Few words are more associated with the profession of policing than “service.” In fact, many, if not most departments around the country incorporate service into their mission statement and often place the word proudly on the side of their patrol cars. The reason is really quite simple: service is the core of policing.
Service is much more than “just doing your job.” It takes conscious, ongoing commitment. The autonomous nature of policing means that those who wish to avoid work can often do so. In other words, it’s often easy to be lazy and non-productive.
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Most of you just thought of someone who is known for doing the minimum (or less). For a few of you, that person shows up each time you look in the mirror. If that’s the case, you’re the only one who can change that situation and it’s never too late to do something about it.
In parts of our country, law enforcement personnel are well compensated with generous benefits. Training is frequent and often comes with the covered costs of travel, hotel stays and per diem. For some, this has led to a sense of entitlement and attitudes of, “I’ll train or develop a new skill when I’m paid to do it.” For others, the thought of investing one’s own time or money to train is not even a consideration. Candidly, this self-centered elitism is not worthy of those who truly understand and embrace the concept of service.
After Hurricanes Katrina and Rita devastated many areas of Louisiana and Mississippi, I had the honor (truly) of working with multiple agencies as they struggled to get back on their feet. I will forever remember a sobering conversation with a small town police administrator two years after Katrina flattened his town. Outwardly, the department was looking good. Their facility had been rebuilt and the mismatched patrol cars that had been donated by agencies around the country had been replaced with matching vehicles with stylized graphics. When I commented on the new “improved” look, the administrator hung his head and mentioned that Home Depot had recently opened in town.
I thought this was a good thing (rebuilding, sales tax revenue, etc.) but I soon learned otherwise. It took some prodding but the police veteran eventually confided that the starting wage at Home Depot was significantly higher than the wages paid by his department. He noted that Home Depot also provided good benefits, paid sick days, no graveyard work and was closed on Christmas and Thanksgiving. His officers had none of those perks and, understandably, some had left the agency. I was stunned.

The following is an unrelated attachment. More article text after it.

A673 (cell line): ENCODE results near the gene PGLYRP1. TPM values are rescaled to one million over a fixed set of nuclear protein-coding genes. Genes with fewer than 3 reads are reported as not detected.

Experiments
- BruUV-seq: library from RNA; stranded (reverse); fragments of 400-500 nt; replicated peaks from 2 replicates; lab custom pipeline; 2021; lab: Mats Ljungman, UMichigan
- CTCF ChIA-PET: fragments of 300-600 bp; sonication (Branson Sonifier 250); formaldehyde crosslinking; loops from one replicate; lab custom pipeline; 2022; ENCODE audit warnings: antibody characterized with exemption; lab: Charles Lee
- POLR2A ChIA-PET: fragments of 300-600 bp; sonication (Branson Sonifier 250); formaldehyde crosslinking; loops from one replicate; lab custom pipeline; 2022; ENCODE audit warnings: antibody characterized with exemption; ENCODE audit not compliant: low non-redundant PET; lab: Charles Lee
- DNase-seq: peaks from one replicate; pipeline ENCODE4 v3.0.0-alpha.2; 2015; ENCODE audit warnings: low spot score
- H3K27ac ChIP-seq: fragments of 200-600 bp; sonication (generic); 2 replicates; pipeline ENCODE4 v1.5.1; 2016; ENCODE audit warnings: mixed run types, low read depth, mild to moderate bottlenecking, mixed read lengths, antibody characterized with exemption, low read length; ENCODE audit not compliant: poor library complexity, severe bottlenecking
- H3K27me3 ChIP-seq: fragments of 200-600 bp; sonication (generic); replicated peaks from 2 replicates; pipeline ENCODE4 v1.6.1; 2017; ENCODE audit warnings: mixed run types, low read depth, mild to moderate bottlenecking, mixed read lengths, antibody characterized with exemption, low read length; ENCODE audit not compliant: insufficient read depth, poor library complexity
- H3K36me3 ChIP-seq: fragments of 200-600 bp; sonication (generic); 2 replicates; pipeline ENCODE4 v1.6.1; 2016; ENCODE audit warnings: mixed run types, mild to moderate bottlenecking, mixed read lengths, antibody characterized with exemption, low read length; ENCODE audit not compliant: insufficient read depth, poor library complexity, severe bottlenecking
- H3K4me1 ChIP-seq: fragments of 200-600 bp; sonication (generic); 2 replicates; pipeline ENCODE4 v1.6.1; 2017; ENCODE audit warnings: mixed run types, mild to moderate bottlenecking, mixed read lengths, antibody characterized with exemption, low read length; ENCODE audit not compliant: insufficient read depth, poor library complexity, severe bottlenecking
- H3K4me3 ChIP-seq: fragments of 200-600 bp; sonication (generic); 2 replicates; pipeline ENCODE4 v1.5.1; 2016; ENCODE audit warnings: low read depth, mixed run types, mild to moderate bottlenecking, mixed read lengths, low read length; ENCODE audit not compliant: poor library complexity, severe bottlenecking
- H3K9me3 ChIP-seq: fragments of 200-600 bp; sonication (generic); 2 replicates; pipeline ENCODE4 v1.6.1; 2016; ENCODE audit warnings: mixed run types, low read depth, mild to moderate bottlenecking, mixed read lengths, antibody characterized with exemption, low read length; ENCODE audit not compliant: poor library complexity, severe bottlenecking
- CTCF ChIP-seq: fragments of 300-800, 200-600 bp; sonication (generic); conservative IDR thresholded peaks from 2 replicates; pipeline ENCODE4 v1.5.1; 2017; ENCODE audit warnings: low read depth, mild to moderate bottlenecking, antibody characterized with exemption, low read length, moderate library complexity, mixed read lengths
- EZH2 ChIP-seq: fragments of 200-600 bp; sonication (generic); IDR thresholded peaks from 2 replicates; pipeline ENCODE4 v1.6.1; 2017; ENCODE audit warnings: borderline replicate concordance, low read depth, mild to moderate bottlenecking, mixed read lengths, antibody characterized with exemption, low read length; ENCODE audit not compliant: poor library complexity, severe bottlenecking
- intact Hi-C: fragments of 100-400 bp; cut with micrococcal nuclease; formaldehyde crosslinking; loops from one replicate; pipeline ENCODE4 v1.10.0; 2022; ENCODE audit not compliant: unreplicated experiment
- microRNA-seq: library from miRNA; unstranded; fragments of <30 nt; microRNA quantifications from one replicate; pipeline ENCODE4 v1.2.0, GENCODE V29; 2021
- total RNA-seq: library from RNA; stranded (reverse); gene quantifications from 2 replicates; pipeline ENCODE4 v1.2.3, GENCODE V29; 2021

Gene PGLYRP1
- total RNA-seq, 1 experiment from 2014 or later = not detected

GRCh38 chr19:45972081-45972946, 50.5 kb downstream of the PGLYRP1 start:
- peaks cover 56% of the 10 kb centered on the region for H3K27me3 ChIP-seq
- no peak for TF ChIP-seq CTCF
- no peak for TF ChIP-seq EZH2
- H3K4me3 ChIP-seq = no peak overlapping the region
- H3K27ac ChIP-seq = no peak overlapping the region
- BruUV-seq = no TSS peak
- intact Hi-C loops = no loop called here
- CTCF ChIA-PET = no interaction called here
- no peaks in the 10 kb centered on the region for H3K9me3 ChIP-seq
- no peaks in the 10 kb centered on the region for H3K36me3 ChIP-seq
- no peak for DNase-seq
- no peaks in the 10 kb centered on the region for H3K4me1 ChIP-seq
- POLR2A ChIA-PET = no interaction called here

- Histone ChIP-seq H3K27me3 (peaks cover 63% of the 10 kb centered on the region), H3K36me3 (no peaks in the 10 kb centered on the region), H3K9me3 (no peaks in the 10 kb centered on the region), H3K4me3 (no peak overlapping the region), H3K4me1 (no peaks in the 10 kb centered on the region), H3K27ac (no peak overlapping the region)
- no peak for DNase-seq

There are several areas of our country where wages are low, benefits are sparse and sponsored training is non-existent. Officers must use their own time and money to improve their skills. Often, they’re required to purchase their own equipment and drive patrol cars with miles beyond what the manufacturer ever intended. Those who do a lifetime of service in these areas are to be commended and respected. They are truly serving their communities. It has been my observation that those who have less often do more and with a greater sense of purpose.
Ten years ago, when we first discussed starting Law Officer, service was established as a core value and my first editor’s note was entitled “In Service.” In that first column, I commented on the diversity of environments and methods of policing in our country. Since that first issue, I’ve had the honor of engaging with thousands of officers across our great country. From Alaska State Troopers to the NYPD Real Time Crime Center; from the swampy bayous of Calcasieu (La.) Parish Sheriff’s Office, to the barren southern deserts patrolled by the U.S. Border Patrol, I’ve always been impressed with the sheer determination to get the job done-to serve-no matter the environment or the challenge.
This will be my last editor’s note for Law Officer. It’s time to take on some new challenges and embrace other ways to give back. It’s been an honor to serve those who stand in the gap for others. Stay safe out there and may God bless you and the family who supports you.